One of the largest university in-plants, the BYU Print & Mail Production Center is reorganizing to make itself more efficient and customer friendly.
By Bob Neubauer
When Brigham Young University merged its print and mail operations in 1998 to form the Print & Mail Production Center, it improved communication between the departments and enhanced its workflow.
Now Doug Maxwell wants to take that merger even farther. The new director and his team are reorganizing and streamlining the 65-employee in-plant so that printing, copying and mail functions are completely integrated, not independent services with separate staffs, reporting structures and scheduling.
“We felt that we had too many inefficiencies in the organization,” admits Maxwell, who took over as director last July when West Barton retired. “We were trying to maintain equipment, personnel and systems for three organizations. We had a lot of redundancy…that was very costly.”
To eliminate that redundancy, the mailing, printing and copying areas in the operation’s Provo, Utah, plant have been moved into one production area that reports to the production manager. In this way the in-plant now manages one pool of part-time student workers, rather than each part of the operation hiring and managing separate staffs. As a result, these student workers—about 200, working three shifts—can be cross-trained and quickly shifted to whichever area is busiest.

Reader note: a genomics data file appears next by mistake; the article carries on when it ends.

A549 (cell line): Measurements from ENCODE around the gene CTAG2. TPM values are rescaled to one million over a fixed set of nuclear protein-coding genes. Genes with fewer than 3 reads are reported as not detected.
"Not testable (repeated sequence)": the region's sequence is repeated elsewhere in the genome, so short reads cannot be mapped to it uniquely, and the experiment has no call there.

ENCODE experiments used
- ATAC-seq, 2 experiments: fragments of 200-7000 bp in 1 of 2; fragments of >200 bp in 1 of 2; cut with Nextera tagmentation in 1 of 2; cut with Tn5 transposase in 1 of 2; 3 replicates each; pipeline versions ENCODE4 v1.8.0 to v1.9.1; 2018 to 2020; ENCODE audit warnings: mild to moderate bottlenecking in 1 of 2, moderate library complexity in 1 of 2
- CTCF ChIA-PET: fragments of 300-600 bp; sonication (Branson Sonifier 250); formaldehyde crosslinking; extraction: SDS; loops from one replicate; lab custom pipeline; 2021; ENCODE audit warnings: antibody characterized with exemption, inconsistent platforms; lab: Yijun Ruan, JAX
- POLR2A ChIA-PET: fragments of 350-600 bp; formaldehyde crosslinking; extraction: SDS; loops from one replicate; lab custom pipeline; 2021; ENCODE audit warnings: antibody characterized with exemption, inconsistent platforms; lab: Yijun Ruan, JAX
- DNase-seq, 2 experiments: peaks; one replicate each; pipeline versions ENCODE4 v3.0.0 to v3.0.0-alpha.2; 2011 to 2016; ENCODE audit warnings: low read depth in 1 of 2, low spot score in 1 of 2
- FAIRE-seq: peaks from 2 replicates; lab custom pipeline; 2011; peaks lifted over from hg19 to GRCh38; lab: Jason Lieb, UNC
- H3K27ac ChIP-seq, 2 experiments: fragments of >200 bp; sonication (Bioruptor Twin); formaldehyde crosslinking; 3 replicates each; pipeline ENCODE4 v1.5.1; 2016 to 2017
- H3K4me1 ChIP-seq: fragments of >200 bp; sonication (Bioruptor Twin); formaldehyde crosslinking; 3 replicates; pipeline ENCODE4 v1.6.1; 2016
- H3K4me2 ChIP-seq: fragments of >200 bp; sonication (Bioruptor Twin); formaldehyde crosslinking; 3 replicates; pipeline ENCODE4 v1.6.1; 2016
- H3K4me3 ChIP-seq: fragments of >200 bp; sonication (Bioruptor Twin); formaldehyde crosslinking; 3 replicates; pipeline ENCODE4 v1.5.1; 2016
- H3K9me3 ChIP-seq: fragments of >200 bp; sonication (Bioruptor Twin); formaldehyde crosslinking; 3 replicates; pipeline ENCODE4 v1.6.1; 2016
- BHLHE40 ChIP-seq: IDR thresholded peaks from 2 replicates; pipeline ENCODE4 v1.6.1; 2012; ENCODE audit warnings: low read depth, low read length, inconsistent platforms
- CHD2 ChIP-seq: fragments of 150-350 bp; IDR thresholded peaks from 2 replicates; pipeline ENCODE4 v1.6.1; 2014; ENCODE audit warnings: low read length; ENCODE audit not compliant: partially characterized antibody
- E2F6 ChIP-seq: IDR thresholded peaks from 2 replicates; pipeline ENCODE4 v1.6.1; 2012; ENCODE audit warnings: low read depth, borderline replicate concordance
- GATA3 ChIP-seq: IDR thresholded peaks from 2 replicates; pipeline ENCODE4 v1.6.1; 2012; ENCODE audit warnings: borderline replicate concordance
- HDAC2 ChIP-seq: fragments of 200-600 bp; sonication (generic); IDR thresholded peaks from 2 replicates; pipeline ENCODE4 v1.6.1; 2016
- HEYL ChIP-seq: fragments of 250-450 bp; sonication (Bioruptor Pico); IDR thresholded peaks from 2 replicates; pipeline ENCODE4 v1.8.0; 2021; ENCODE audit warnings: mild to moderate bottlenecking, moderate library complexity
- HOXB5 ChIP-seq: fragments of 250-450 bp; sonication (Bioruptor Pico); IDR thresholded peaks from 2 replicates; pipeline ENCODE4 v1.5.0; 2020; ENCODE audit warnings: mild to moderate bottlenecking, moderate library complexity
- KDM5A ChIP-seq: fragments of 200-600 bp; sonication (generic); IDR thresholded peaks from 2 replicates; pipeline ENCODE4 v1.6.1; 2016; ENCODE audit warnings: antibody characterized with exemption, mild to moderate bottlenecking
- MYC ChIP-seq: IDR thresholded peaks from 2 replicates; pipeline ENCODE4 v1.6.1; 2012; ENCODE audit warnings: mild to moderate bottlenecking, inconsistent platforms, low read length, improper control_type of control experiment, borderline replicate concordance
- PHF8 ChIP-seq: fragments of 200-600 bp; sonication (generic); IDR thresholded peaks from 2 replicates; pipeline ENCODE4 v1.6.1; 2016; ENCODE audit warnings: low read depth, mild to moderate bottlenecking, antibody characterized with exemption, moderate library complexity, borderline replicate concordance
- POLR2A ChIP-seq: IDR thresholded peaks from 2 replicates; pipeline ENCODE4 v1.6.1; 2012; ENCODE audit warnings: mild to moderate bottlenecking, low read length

“We better utilize the students that we have,” Maxwell says.
But this reorganization benefits the in-plant in other ways too, he notes. Now, rather than generating variable data files twice—once to personalize print jobs and again in the mailing area to print the addresses—the in-plant processes this data only once for both purposes. This increases efficiency and helps maintain list integrity, Maxwell notes.
BYU’s reorganization has also improved customer relations, Maxwell says. This is a big concern of his, since he spent 13 of his 17 years at BYU working as a customer consultant for the in-plant, advancing to supervisor of that department before being named director of the Print & Mail Production Center.